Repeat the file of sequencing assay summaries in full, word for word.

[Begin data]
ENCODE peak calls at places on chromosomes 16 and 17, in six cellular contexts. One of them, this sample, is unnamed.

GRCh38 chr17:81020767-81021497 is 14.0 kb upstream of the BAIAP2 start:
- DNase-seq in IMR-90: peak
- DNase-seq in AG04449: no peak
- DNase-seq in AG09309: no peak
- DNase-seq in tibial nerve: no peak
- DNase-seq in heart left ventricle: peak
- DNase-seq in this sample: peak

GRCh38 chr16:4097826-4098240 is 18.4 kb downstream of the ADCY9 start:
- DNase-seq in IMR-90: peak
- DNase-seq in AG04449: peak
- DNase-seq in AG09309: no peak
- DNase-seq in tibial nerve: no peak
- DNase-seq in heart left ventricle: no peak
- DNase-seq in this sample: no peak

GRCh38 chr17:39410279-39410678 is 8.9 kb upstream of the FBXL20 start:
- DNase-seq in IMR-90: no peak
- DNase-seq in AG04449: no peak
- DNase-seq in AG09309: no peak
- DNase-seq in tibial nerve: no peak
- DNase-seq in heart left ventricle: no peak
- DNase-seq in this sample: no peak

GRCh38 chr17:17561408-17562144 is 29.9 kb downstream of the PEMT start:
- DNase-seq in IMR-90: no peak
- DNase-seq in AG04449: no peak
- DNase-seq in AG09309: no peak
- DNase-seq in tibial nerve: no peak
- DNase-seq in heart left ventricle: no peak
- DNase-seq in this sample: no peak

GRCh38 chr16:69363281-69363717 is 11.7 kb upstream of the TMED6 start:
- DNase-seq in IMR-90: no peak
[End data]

ENCODE peak calls at places on chromosomes 16 and 17, in six cellular contexts. One of them, this sample, is unnamed.

GRCh38 chr17:81020767-81021497 is 14.0 kb upstream of the BAIAP2 start:
- DNase-seq in IMR-90: peak
- DNase-seq in AG04449: no peak
- DNase-seq in AG09309: no peak
- DNase-seq in tibial nerve: no peak
- DNase-seq in heart left ventricle: peak
- DNase-seq in this sample: peak

GRCh38 chr16:4097826-4098240 is 18.4 kb downstream of the ADCY9 start:
- DNase-seq in IMR-90: peak
- DNase-seq in AG04449: peak
- DNase-seq in AG09309: no peak
- DNase-seq in tibial nerve: no peak
- DNase-seq in heart left ventricle: no peak
- DNase-seq in this sample: no peak

GRCh38 chr17:39410279-39410678 is 8.9 kb upstream of the FBXL20 start:
- DNase-seq in IMR-90: no peak
- DNase-seq in AG04449: no peak
- DNase-seq in AG09309: no peak
- DNase-seq in tibial nerve: no peak
- DNase-seq in heart left ventricle: no peak
- DNase-seq in this sample: no peak

GRCh38 chr17:17561408-17562144 is 29.9 kb downstream of the PEMT start:
- DNase-seq in IMR-90: no peak
- DNase-seq in AG04449: no peak
- DNase-seq in AG09309: no peak
- DNase-seq in tibial nerve: no peak
- DNase-seq in heart left ventricle: no peak
- DNase-seq in this sample: no peak

GRCh38 chr16:69363281-69363717 is 11.7 kb upstream of the TMED6 start:
- DNase-seq in IMR-90: no peak